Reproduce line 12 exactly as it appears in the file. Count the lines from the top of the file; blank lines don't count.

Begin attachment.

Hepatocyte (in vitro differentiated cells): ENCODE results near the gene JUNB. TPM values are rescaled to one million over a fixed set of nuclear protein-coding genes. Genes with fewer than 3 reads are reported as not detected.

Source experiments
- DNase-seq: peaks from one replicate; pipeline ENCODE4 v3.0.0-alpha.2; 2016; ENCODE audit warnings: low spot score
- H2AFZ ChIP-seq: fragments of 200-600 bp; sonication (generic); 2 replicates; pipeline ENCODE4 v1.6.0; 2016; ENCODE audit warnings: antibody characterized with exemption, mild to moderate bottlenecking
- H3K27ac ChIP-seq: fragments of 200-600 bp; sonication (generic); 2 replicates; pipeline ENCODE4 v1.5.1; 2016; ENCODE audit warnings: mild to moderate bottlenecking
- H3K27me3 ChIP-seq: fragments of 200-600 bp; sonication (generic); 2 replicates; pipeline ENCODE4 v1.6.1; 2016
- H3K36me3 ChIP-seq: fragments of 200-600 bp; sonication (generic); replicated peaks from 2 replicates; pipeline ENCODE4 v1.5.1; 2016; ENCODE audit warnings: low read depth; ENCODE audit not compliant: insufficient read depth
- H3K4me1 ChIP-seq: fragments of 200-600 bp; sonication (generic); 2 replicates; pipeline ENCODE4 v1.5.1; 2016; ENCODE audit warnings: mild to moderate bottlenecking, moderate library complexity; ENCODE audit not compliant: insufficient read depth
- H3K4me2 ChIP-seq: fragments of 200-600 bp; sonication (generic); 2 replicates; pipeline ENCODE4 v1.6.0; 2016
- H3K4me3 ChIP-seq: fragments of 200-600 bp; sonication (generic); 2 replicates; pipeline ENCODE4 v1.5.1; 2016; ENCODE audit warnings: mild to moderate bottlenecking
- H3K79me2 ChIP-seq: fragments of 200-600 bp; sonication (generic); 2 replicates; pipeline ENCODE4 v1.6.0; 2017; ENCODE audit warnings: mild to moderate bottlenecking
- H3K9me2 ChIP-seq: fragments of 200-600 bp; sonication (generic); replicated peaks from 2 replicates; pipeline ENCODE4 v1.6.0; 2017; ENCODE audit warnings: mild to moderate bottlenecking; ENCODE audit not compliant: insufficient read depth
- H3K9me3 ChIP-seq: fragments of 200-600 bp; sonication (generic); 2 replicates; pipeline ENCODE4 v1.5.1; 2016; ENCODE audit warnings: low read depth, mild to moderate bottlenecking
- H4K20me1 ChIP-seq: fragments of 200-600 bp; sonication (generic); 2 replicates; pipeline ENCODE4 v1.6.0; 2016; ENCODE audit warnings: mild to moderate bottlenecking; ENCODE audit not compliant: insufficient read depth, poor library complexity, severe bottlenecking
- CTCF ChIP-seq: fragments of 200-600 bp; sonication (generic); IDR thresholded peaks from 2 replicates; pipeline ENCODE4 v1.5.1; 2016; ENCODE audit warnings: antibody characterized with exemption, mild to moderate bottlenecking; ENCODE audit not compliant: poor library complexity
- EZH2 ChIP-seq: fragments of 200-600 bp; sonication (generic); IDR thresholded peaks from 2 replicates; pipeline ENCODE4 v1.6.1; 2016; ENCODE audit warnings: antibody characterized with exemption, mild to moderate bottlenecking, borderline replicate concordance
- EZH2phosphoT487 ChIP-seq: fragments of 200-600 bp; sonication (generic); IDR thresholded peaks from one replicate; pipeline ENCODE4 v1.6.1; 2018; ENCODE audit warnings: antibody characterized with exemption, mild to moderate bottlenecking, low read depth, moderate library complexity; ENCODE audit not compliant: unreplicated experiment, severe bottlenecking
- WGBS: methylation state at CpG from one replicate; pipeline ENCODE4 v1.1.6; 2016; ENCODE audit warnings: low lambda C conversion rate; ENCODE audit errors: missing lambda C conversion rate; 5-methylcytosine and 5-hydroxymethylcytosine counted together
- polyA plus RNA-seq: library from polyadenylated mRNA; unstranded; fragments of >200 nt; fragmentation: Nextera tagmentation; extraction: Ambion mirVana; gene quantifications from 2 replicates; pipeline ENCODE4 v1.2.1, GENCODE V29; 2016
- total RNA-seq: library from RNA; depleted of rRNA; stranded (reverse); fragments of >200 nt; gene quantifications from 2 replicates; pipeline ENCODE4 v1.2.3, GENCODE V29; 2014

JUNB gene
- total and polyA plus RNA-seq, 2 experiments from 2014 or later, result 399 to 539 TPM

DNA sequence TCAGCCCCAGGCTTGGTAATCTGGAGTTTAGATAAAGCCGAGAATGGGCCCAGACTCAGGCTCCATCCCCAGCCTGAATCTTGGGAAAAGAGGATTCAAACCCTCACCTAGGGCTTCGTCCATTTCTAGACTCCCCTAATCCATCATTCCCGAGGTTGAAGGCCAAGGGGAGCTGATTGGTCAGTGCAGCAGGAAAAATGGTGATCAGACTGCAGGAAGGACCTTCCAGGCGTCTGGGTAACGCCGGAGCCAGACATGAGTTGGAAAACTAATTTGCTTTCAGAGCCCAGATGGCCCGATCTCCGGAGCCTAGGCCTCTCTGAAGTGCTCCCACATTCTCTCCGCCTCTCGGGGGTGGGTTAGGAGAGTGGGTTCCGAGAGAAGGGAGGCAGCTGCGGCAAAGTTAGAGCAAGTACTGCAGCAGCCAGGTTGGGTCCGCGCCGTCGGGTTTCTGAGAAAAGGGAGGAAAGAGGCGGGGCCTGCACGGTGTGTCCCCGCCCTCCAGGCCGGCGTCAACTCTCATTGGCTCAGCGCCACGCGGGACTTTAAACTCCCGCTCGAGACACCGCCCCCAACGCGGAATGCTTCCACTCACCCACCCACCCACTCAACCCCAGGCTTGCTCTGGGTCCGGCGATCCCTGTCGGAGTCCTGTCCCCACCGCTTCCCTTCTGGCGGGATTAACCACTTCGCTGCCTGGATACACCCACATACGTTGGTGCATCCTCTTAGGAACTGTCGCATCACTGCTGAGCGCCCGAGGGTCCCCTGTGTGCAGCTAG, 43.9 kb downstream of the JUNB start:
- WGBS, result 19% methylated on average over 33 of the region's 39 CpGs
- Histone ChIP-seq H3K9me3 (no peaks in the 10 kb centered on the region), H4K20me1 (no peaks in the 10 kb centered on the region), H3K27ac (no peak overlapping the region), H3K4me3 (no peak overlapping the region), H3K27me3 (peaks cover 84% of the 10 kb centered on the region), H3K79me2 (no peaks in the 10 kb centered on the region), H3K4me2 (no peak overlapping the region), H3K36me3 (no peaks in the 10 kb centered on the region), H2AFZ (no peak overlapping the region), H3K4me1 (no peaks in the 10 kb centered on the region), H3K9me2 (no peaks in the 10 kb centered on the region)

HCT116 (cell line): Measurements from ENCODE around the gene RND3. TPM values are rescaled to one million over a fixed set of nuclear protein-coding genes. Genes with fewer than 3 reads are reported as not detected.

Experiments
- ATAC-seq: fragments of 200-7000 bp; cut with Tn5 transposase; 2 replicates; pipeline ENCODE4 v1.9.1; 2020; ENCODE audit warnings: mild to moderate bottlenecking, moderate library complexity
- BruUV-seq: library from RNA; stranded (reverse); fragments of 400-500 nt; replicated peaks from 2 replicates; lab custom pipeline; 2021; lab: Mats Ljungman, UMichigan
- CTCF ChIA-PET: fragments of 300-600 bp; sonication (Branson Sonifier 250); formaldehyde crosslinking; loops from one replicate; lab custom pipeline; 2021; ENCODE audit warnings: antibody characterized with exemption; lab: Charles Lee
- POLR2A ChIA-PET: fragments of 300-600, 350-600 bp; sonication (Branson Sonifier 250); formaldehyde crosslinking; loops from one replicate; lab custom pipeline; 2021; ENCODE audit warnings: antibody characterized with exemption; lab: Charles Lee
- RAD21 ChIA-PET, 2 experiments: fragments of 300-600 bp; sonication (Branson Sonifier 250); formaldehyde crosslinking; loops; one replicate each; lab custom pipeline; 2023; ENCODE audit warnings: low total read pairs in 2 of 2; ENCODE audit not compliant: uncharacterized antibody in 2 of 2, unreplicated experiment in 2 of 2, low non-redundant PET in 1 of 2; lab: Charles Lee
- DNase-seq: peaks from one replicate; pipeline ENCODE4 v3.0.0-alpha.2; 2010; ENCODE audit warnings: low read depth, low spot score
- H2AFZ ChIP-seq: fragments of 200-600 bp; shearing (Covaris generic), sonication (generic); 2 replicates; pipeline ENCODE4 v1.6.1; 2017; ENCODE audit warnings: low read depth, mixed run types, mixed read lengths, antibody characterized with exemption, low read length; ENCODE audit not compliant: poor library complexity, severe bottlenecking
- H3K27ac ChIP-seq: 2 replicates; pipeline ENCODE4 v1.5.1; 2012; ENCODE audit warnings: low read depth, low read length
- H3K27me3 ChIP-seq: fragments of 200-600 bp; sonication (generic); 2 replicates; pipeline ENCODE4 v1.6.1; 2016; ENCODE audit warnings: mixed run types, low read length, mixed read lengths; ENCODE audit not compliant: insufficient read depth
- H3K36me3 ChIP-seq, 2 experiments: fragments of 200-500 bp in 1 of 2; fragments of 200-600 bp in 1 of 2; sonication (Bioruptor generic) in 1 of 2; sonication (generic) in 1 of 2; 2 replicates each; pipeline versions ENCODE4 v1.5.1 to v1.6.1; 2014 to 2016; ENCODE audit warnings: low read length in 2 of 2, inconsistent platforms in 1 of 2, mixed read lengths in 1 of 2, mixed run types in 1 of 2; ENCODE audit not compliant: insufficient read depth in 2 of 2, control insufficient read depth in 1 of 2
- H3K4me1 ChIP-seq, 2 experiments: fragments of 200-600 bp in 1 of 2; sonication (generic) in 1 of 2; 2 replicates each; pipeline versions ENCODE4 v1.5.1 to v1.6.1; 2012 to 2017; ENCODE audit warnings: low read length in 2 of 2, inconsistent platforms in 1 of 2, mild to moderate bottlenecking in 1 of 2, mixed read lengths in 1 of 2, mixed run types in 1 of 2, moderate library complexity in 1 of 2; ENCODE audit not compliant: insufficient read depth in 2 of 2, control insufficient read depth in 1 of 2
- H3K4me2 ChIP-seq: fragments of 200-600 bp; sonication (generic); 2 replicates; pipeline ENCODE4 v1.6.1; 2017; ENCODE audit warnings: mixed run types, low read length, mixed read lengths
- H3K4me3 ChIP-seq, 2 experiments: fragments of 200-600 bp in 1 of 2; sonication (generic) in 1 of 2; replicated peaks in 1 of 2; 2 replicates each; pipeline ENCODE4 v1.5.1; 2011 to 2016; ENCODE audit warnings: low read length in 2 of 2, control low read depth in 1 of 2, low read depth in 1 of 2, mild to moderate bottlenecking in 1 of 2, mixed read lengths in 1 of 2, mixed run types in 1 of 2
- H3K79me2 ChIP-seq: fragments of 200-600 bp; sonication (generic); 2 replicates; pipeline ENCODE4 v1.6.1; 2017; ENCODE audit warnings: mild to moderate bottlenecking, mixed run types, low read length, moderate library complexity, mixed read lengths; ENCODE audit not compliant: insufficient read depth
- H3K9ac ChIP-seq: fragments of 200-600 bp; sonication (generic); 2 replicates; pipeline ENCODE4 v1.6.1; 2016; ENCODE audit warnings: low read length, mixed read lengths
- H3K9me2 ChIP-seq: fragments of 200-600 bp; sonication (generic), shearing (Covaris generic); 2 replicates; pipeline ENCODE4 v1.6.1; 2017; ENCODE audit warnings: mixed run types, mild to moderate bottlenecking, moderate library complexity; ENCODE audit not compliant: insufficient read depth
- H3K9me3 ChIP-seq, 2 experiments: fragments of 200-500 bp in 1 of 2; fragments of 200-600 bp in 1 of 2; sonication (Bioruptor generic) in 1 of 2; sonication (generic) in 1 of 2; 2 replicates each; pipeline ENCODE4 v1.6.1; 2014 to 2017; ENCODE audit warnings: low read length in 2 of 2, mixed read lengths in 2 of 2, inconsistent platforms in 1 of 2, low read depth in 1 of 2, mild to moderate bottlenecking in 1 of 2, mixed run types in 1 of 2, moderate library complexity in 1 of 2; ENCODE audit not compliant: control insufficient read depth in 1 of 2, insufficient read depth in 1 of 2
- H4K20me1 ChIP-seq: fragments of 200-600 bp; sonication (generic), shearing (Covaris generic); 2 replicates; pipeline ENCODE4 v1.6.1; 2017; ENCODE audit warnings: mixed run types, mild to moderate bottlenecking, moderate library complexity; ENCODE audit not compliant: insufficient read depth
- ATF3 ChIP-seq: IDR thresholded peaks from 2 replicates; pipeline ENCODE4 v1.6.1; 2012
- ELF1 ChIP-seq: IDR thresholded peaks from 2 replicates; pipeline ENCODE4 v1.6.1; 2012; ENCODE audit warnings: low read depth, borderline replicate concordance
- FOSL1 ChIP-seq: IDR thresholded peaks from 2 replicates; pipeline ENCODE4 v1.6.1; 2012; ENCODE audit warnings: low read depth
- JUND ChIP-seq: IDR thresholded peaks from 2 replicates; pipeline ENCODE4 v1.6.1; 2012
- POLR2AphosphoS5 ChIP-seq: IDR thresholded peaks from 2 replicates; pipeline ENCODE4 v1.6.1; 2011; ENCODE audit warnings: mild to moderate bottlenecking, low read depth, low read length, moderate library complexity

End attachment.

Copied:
- H3K9me2 ChIP-seq: fragments of 200-600 bp; sonication (generic); replicated peaks from 2 replicates; pipeline ENCODE4 v1.6.0; 2017; ENCODE audit warnings: mild to moderate bottlenecking; ENCODE audit not compliant: insufficient read depth